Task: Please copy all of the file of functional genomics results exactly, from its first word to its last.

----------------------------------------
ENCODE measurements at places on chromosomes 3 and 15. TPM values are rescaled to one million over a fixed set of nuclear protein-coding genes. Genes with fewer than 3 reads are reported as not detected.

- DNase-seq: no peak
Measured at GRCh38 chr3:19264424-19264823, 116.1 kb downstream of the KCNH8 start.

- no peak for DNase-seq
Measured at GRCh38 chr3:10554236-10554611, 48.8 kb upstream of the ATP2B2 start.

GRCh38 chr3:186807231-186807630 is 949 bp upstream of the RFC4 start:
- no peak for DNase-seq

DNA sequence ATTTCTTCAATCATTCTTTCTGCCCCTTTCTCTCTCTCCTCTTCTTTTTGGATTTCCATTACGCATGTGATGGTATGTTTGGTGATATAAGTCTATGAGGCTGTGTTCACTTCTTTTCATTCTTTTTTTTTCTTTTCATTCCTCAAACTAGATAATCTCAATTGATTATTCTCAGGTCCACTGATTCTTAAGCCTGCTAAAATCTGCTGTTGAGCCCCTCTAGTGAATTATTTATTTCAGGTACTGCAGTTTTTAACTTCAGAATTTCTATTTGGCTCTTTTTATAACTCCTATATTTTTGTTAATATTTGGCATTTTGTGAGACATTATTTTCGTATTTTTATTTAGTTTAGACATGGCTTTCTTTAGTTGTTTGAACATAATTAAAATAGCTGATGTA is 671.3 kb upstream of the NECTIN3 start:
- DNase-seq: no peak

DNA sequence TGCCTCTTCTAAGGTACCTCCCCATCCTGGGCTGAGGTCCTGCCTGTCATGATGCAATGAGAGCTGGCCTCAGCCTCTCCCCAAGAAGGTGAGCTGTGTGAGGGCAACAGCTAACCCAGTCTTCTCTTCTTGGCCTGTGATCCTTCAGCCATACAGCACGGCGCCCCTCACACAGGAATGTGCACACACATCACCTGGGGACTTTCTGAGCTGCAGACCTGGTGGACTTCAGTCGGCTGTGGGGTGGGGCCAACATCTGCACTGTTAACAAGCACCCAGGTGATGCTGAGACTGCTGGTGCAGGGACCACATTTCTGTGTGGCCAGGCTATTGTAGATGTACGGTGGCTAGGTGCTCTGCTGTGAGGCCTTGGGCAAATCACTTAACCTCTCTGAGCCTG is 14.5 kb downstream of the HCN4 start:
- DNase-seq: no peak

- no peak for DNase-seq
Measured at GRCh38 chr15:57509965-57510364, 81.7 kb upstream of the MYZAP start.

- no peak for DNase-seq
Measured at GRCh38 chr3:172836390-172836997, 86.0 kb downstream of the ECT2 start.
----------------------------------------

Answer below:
ENCODE measurements at places on chromosomes 3 and 15. TPM values are rescaled to one million over a fixed set of nuclear protein-coding genes. Genes with fewer than 3 reads are reported as not detected.

- DNase-seq: no peak
Measured at GRCh38 chr3:19264424-19264823, 116.1 kb downstream of the KCNH8 start.

- no peak for DNase-seq
Measured at GRCh38 chr3:10554236-10554611, 48.8 kb upstream of the ATP2B2 start.

GRCh38 chr3:186807231-186807630 is 949 bp upstream of the RFC4 start:
- no peak for DNase-seq

DNA sequence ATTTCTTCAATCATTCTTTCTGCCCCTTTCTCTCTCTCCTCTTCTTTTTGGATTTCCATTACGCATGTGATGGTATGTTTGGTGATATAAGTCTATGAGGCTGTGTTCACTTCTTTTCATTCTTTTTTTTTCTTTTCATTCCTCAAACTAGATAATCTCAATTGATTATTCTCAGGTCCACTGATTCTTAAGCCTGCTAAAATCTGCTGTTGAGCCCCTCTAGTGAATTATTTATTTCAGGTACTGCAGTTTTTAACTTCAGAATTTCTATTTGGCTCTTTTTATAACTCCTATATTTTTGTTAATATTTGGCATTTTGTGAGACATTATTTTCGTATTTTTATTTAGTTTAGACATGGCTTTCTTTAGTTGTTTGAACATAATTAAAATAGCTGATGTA is 671.3 kb upstream of the NECTIN3 start:
- DNase-seq: no peak

DNA sequence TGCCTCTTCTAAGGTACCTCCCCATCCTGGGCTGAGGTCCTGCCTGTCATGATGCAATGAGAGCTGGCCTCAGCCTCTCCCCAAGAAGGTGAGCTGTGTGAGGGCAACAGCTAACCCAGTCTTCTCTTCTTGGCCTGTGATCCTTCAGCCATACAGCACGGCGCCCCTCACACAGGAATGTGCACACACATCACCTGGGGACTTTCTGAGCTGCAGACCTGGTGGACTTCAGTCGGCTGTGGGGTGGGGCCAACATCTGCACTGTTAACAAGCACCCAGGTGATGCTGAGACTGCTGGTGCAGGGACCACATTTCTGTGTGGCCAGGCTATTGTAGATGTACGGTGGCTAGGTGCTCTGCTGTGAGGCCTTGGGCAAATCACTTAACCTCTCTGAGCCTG is 14.5 kb downstream of the HCN4 start:
- DNase-seq: no peak

- no peak for DNase-seq
Measured at GRCh38 chr15:57509965-57510364, 81.7 kb upstream of the MYZAP start.

- no peak for DNase-seq
Measured at GRCh38 chr3:172836390-172836997, 86.0 kb downstream of the ECT2 start.